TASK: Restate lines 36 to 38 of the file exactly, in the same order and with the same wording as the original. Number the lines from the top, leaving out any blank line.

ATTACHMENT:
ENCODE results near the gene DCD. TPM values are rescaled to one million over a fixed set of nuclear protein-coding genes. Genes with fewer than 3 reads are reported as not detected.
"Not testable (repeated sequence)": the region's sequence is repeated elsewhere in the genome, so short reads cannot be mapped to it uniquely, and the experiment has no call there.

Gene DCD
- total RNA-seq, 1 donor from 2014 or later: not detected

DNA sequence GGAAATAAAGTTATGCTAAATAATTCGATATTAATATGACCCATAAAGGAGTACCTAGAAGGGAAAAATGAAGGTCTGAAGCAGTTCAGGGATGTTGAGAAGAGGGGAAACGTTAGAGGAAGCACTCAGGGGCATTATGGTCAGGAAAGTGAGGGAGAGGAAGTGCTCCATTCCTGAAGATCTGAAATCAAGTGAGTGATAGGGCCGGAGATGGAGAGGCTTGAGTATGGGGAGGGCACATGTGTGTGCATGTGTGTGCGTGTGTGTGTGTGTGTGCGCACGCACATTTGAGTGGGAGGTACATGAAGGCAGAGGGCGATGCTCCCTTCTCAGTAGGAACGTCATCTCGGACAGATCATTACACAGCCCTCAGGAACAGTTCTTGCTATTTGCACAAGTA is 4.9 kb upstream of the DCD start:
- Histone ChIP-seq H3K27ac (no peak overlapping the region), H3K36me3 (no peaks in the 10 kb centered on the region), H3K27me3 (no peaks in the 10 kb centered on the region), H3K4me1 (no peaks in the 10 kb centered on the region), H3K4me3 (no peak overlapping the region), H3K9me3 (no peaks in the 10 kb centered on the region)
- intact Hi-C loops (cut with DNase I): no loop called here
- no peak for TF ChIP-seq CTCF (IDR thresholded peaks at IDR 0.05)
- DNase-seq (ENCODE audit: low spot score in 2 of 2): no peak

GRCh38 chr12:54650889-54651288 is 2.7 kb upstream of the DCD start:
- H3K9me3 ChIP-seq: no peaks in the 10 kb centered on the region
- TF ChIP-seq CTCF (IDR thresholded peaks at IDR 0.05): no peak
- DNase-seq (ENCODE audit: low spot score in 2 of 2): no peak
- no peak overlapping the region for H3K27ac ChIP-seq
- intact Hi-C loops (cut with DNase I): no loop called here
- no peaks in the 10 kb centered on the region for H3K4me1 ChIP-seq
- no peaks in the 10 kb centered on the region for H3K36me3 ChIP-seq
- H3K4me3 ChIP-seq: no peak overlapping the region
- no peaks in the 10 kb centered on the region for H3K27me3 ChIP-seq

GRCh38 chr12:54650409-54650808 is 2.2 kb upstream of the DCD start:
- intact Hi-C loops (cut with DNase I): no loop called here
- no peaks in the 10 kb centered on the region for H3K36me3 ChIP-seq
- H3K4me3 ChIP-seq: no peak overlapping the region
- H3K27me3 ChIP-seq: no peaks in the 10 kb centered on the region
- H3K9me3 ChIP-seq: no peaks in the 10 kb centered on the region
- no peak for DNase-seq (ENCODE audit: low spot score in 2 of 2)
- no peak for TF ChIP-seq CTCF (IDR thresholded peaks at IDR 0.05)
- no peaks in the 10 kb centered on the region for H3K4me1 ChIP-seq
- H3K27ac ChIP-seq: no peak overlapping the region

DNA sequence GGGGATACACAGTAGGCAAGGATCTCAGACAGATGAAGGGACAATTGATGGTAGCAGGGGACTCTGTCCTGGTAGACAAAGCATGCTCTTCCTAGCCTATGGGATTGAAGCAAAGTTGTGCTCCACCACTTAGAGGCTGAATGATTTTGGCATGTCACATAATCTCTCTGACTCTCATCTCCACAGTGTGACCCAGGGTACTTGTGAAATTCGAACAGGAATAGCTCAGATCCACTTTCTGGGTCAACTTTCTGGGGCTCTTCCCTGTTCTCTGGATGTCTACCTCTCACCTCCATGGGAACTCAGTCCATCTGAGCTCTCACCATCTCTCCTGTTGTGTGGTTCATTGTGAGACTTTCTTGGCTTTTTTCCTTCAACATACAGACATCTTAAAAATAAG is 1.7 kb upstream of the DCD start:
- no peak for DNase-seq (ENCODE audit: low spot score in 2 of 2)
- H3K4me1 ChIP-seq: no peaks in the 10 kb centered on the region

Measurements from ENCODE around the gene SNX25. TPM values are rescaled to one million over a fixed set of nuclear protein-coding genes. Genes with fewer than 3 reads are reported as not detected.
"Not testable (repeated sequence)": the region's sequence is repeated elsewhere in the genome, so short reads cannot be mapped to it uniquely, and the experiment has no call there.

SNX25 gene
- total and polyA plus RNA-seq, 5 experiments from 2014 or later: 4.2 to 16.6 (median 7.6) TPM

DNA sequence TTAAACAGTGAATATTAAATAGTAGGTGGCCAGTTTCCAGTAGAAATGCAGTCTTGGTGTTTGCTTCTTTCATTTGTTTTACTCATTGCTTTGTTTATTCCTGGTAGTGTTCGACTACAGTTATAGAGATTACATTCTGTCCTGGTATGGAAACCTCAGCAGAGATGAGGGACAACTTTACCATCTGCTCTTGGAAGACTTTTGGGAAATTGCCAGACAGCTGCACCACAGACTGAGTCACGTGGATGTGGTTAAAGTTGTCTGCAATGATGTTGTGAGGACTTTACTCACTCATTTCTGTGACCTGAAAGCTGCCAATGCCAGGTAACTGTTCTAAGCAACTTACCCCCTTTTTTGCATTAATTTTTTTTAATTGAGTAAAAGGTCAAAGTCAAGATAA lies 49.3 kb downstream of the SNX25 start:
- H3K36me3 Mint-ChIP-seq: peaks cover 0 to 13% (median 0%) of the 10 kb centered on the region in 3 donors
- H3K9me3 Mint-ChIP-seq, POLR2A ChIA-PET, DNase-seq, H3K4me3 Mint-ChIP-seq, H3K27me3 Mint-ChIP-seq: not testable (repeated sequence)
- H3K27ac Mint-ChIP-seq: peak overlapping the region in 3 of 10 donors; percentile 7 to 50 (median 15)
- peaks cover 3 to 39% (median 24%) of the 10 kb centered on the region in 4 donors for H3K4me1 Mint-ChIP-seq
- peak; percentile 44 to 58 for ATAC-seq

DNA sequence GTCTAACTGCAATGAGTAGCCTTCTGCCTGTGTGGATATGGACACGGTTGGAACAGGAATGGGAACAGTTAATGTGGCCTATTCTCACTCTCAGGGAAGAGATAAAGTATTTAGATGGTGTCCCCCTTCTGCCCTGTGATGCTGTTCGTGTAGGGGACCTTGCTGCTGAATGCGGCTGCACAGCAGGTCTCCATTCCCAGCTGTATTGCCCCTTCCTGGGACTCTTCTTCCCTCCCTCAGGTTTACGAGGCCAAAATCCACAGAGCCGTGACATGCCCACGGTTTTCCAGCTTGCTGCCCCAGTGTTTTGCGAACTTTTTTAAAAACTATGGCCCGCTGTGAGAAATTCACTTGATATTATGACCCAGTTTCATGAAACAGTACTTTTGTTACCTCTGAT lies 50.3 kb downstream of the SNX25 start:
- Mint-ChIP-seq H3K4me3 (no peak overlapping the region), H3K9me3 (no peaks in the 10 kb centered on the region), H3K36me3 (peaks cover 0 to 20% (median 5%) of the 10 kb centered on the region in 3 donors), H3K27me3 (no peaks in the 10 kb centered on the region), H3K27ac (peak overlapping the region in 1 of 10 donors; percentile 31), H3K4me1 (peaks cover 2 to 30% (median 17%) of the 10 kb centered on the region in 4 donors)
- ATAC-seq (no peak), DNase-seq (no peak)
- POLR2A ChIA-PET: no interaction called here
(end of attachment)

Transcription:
- total and polyA plus RNA-seq, 5 experiments from 2014 or later: 4.2 to 16.6 (median 7.6) TPM

DNA sequence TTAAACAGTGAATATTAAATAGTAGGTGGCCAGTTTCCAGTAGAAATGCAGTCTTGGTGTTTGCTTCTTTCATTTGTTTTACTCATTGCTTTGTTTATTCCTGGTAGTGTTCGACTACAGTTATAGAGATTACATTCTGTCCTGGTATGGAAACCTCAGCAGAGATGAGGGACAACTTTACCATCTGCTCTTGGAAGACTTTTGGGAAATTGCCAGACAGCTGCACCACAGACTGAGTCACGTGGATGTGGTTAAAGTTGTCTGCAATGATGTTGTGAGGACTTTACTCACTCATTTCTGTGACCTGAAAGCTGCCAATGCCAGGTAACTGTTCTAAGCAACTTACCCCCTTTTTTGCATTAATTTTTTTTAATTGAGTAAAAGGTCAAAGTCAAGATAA lies 49.3 kb downstream of the SNX25 start:
- H3K36me3 Mint-ChIP-seq: peaks cover 0 to 13% (median 0%) of the 10 kb centered on the region in 3 donors